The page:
In all seriousness, present day Samoans have startling obesity and diabetes rates.

From what I understand of the research, as Samoans and other Oceanic peoples explored the Pacific Ocean, their metabolism adapted to store fats for longer periods of time to sustain them until they reached land. Present day Samoans still have this metabolism but no longer have open-ocean voyages that utilize the stored fat.

Me with my Samoan relatives in 2009.
Me with my Samoan relatives in 2009.

I often joke that if I look at a piece of cake, I gain five pounds. But I joke to mask the reality.

My recent family history includes widespread cholesterol problems, morbid obesity and adult-onset diabetes resulting in death.

Since I have to be very careful about what I eat, I’ve tried all sorts of diets and eating habits. It was about two years ago when I realized eating right requires intention and commitment.

As I became more intentional about my food choices, I found the clean eating lifestyle.

Clean eating means that you only consume food with zero or minimal amounts of processing.

Switching to a clean eating lifestyle may mean your typical food options will become limited, which can be overwhelming and hard. But for me, it’s been the right approach.

If you’re interested in learning more, I’ve included some tips, recommendations, recipes and even my weekly grocery list to help you get started.

Tip #1: If it comes in a sealed package, stay clear. There are exceptions, but it’s an easy standard to remember.

8 Recommendations for Clean Eating

1) Sweets: Don’t eat them.
If you’re eating clean, you’re not eating white flour or white sugar, and that’s the foundation of almost every sweet. Instead, try clean baking at home by using almond flour, honey, maple syrup, molasses or agave nectar.

2) Condiments: Look at the ingredients.
If it doesn’t use high-fructose corn syrup, it probably uses white sugar. Neither qualify for eating clean. Like clean baking, you can make clean condiments to use at home.

3) Drinks: Almost all drinks are not clean.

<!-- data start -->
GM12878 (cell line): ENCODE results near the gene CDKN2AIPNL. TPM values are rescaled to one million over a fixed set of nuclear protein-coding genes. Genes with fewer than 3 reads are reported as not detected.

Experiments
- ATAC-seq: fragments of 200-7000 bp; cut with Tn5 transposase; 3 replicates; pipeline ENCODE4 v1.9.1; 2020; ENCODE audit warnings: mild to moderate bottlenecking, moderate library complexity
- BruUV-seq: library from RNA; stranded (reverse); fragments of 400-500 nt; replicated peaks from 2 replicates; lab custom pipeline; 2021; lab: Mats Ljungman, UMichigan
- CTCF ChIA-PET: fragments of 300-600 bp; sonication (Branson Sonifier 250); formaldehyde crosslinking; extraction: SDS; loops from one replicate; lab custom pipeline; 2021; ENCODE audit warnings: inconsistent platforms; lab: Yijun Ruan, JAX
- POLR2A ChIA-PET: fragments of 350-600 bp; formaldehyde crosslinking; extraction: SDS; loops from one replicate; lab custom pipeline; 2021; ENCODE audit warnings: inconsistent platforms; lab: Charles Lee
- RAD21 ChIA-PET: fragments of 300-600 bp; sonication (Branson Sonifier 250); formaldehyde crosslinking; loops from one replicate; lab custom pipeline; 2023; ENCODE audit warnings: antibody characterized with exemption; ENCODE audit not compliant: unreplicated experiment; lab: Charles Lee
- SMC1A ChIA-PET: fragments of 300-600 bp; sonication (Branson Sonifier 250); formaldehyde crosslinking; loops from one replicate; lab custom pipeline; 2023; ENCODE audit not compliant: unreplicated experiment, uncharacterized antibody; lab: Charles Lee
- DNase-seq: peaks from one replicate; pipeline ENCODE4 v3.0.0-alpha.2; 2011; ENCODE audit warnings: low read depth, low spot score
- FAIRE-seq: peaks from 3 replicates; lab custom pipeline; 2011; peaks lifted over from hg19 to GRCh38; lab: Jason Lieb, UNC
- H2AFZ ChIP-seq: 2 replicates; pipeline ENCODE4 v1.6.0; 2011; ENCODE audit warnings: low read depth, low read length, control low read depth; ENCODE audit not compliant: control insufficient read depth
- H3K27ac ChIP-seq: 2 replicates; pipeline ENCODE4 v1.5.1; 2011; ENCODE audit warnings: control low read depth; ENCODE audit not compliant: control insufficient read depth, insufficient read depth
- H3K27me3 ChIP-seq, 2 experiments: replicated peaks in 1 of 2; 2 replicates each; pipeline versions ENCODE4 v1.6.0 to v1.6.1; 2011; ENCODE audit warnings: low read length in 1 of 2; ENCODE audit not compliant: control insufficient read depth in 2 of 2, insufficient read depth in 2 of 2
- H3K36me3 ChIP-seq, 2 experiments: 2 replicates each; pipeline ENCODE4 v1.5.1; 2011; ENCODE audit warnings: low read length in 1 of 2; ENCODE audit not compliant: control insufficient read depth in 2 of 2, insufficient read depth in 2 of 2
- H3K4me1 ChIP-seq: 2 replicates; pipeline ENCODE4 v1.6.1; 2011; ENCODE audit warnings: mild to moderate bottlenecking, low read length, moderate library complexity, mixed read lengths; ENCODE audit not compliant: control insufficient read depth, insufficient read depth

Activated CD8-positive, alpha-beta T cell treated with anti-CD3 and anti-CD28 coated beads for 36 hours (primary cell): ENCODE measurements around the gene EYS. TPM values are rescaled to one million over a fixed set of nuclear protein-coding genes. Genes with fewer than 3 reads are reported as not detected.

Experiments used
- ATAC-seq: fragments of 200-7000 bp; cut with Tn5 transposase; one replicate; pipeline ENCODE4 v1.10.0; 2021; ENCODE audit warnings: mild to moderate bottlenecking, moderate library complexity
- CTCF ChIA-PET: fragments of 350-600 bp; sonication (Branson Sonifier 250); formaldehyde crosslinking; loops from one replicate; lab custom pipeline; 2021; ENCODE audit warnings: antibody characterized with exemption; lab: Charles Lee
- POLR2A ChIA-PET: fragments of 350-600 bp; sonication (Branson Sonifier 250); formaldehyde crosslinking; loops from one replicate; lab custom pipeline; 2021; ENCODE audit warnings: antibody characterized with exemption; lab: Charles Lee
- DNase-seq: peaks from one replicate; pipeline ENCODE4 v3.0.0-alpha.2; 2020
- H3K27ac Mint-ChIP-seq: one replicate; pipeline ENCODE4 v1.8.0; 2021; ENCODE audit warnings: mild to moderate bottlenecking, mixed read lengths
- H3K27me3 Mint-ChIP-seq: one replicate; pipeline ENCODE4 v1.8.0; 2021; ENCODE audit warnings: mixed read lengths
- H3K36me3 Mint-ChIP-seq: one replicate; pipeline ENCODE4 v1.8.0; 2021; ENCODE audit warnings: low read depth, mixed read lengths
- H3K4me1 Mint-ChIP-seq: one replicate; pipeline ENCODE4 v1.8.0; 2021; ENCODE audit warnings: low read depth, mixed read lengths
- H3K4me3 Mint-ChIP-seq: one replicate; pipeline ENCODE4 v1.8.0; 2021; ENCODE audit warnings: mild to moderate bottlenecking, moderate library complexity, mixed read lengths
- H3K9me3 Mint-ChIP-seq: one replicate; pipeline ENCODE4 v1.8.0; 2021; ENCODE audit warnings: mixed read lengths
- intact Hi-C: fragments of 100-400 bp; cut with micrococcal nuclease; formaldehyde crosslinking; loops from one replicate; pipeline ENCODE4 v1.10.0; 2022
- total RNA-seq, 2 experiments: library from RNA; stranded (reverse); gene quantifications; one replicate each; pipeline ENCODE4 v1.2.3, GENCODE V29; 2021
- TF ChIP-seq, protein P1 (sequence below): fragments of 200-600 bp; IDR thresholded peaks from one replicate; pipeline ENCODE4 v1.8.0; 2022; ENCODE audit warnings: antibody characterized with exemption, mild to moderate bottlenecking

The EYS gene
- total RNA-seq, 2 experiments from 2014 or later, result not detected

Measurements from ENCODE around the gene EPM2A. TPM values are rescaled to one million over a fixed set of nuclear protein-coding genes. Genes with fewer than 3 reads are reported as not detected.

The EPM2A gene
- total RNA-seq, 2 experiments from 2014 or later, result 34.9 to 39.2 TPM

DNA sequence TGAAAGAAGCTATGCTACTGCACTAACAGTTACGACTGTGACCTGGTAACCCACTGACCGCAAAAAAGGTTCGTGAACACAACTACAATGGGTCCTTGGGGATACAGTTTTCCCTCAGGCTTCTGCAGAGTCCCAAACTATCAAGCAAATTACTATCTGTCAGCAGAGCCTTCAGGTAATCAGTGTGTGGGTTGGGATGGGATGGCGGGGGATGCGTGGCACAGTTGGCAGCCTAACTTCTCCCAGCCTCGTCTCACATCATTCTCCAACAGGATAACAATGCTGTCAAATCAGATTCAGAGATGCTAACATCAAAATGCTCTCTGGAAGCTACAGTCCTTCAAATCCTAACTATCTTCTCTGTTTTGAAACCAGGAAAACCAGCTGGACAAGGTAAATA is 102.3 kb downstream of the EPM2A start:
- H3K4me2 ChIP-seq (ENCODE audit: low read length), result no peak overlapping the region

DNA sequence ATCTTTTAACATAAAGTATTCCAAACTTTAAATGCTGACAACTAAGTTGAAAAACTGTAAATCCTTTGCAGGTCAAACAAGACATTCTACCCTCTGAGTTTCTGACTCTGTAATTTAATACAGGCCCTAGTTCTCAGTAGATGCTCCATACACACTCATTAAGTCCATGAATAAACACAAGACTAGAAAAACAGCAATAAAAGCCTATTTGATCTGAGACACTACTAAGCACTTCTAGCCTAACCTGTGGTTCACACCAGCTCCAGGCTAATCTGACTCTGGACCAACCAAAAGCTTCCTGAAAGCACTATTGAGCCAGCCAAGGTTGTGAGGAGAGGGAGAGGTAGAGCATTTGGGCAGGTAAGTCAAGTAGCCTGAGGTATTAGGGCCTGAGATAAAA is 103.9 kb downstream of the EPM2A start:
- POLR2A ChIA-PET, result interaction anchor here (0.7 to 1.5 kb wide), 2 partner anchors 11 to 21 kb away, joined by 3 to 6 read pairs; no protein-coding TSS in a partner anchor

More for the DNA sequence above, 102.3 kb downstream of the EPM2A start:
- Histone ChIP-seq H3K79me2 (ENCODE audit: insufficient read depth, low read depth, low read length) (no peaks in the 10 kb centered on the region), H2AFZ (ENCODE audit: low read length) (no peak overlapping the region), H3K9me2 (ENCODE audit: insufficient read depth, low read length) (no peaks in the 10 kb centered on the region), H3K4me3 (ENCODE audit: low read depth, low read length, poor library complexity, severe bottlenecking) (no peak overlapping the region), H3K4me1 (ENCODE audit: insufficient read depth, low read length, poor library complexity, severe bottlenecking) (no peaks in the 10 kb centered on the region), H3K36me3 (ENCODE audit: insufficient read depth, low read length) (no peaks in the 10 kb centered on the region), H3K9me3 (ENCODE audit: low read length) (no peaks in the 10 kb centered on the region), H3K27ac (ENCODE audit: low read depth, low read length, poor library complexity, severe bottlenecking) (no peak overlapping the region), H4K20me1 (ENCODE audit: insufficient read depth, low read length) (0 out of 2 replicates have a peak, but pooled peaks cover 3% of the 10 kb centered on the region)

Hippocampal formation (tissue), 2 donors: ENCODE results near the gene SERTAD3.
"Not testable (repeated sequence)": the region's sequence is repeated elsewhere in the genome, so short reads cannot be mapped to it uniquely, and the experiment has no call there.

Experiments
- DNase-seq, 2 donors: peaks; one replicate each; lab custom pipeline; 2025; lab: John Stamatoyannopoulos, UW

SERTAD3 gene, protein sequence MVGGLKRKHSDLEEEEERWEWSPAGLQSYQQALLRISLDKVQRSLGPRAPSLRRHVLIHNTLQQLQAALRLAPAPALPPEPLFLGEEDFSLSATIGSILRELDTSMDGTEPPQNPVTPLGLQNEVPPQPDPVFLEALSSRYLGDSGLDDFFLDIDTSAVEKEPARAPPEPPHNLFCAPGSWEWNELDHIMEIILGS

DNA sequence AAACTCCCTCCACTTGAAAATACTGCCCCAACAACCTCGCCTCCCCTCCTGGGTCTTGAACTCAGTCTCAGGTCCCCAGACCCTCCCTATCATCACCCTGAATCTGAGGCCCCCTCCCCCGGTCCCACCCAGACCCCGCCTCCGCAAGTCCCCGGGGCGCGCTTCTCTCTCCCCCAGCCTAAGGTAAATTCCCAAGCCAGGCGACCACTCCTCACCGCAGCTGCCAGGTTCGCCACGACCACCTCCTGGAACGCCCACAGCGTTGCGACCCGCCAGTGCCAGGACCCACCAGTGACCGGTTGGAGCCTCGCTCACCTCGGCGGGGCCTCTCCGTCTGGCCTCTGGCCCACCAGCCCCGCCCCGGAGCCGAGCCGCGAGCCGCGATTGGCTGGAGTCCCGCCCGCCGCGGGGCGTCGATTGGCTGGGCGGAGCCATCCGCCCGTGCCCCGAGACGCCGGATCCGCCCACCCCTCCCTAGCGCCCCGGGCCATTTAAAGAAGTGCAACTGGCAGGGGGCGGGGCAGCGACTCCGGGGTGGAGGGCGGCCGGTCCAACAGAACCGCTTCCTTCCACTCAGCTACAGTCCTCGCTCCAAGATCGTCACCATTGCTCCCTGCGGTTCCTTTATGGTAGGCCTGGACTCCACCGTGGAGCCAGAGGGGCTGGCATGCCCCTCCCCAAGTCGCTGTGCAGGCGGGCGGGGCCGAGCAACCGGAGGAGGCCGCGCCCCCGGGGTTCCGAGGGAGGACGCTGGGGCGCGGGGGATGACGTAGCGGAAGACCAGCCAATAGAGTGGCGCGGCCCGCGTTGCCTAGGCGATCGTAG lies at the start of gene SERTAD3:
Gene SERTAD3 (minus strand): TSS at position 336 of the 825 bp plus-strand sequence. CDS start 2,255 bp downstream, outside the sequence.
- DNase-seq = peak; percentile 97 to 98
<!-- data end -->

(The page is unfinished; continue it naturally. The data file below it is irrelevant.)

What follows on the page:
Stick to water, coffee, tea and herbal infusions instead.

4) Proteins: You are what you eat—and what it eats, too.
Corn-fed animals, hot dogs, sausages, hams and sandwich meats are not clean. As an alternative, purchase whole meats straight from a butcher. The animal itself should be the only ingredient. For ground meats, most butchers will freshly grind meat you select from their store.

If you’re a vegetarian, clean proteins can be slightly more difficult to consume because meat substitutes are highly processed. My personal clean protein go-tos are eggs (I have two every morning) and beans. When it comes to actually substituting for meat, I prefer beans and tofu instead of processed veggie burgers, meatless crumbles, “chik” fingers, etc. Tofu is processed soy milk but it is still considered to be a clean protein. To replace veggie burgers, I make black bean burgers from scratch. To replace meatless crumbles, I use my day-old black bean burgers and stir-fry them so they are slightly crunchy. When it comes to “chik” products, I have spent a substantial amount of time and energy learning the secret to breading and baking/frying tofu. The trick is soaking the tofu in salt water for 10-15 minutes before patting dry and using cornstarch in your breading.

5) Fruits and Vegetables: Raw vegetables are your best friend.
Be careful with fruit because natural sugars are unhealthy when eaten in excess.

Fruits and Veggies